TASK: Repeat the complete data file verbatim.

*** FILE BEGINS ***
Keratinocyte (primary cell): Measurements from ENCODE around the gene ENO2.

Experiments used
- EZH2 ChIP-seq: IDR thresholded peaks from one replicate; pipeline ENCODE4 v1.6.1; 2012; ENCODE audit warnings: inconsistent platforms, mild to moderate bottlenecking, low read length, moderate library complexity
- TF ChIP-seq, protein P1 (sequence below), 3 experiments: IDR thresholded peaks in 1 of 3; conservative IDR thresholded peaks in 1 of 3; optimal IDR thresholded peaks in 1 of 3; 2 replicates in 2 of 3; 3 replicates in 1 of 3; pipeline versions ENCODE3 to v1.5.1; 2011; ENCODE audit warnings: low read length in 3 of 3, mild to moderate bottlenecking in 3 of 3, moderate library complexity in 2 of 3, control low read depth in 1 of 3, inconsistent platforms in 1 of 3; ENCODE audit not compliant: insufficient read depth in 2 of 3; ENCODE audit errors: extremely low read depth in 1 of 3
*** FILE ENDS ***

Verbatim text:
Keratinocyte (primary cell): Measurements from ENCODE around the gene ENO2.

Experiments used
- EZH2 ChIP-seq: IDR thresholded peaks from one replicate; pipeline ENCODE4 v1.6.1; 2012; ENCODE audit warnings: inconsistent platforms, mild to moderate bottlenecking, low read length, moderate library complexity
- TF ChIP-seq, protein P1 (sequence below), 3 experiments: IDR thresholded peaks in 1 of 3; conservative IDR thresholded peaks in 1 of 3; optimal IDR thresholded peaks in 1 of 3; 2 replicates in 2 of 3; 3 replicates in 1 of 3; pipeline versions ENCODE3 to v1.5.1; 2011; ENCODE audit warnings: low read length in 3 of 3, mild to moderate bottlenecking in 3 of 3, moderate library complexity in 2 of 3, control low read depth in 1 of 3, inconsistent platforms in 1 of 3; ENCODE audit not compliant: insufficient read depth in 2 of 3; ENCODE audit errors: extremely low read depth in 1 of 3